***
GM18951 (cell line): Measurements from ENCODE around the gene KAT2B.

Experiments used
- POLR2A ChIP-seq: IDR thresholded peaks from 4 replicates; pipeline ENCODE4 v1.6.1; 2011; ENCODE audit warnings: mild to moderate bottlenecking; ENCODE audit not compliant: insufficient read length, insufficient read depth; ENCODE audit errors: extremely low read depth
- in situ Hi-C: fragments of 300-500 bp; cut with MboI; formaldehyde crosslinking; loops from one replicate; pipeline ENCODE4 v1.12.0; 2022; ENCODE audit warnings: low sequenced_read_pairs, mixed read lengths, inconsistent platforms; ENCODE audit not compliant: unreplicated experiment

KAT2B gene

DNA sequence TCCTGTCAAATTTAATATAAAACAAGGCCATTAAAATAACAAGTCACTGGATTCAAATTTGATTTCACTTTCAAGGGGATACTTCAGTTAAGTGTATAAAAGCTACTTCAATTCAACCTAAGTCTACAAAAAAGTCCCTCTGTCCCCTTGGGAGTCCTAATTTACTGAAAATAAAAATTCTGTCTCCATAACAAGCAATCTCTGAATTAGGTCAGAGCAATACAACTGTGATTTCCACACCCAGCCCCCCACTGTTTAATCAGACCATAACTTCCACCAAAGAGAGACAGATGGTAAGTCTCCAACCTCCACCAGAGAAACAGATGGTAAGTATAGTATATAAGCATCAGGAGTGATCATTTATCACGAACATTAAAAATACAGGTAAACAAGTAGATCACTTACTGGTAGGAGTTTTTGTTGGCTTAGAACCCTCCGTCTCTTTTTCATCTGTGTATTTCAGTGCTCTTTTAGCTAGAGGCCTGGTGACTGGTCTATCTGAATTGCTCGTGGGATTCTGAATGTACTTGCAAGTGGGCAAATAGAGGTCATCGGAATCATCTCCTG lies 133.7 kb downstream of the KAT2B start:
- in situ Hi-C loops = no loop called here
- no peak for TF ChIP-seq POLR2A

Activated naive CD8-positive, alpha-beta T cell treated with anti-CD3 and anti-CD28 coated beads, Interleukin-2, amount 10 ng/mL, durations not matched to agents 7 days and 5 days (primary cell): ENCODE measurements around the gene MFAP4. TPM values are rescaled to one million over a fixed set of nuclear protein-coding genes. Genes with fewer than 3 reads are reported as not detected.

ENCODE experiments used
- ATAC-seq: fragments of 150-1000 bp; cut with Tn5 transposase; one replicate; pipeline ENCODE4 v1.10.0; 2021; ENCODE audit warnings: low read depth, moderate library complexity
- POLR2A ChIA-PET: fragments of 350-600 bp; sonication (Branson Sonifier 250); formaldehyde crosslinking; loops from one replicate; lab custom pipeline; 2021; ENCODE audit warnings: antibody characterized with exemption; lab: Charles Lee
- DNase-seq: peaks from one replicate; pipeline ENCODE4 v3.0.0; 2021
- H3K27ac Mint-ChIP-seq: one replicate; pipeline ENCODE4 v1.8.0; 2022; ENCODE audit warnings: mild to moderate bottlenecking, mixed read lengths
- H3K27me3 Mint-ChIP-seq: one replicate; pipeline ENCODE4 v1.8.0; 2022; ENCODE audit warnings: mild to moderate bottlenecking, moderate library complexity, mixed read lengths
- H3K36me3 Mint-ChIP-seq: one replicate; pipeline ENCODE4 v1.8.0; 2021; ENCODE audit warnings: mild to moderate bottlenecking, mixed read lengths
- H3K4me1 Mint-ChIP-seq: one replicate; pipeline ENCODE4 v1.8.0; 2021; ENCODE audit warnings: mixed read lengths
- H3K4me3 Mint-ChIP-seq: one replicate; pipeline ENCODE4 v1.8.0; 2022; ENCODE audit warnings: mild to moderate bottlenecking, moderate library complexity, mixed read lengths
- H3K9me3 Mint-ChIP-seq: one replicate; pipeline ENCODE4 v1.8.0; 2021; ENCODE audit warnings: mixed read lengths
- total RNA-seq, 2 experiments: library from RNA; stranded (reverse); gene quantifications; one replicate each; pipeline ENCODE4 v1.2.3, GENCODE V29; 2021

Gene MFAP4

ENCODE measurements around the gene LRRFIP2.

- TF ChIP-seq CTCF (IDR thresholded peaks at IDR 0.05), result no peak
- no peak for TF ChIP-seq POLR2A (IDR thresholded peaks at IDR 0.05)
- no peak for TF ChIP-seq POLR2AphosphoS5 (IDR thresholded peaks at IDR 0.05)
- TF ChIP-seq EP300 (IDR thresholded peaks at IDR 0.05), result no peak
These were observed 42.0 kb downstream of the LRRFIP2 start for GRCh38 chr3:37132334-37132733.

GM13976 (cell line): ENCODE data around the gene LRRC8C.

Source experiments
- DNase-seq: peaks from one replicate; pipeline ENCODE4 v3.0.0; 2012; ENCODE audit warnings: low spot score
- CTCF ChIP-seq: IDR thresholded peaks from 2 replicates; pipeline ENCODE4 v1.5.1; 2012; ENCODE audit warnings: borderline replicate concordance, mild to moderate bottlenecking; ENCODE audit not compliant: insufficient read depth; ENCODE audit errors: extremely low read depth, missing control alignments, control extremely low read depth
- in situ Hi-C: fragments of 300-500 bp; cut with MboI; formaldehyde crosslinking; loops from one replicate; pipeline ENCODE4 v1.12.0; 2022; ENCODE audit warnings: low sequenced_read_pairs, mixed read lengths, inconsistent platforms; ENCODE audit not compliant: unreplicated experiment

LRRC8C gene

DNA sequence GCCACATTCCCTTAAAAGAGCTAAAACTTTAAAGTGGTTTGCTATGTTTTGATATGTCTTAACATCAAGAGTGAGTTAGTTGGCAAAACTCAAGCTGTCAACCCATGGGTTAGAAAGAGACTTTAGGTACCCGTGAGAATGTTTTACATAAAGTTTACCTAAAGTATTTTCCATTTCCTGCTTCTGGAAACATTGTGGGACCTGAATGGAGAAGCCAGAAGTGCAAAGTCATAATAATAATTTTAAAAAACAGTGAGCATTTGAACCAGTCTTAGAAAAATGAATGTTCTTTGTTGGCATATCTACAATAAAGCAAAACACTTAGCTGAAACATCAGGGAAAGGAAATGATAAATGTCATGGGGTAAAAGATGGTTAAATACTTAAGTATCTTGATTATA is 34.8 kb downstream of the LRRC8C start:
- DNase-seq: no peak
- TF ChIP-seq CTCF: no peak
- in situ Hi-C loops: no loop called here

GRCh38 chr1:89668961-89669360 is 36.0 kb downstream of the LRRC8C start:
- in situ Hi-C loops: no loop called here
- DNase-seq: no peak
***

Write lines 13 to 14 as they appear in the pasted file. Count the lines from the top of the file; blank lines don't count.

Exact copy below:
- DNase-seq: peaks from one replicate; pipeline ENCODE4 v3.0.0; 2021
- H3K27ac Mint-ChIP-seq: one replicate; pipeline ENCODE4 v1.8.0; 2022; ENCODE audit warnings: mild to moderate bottlenecking, mixed read lengths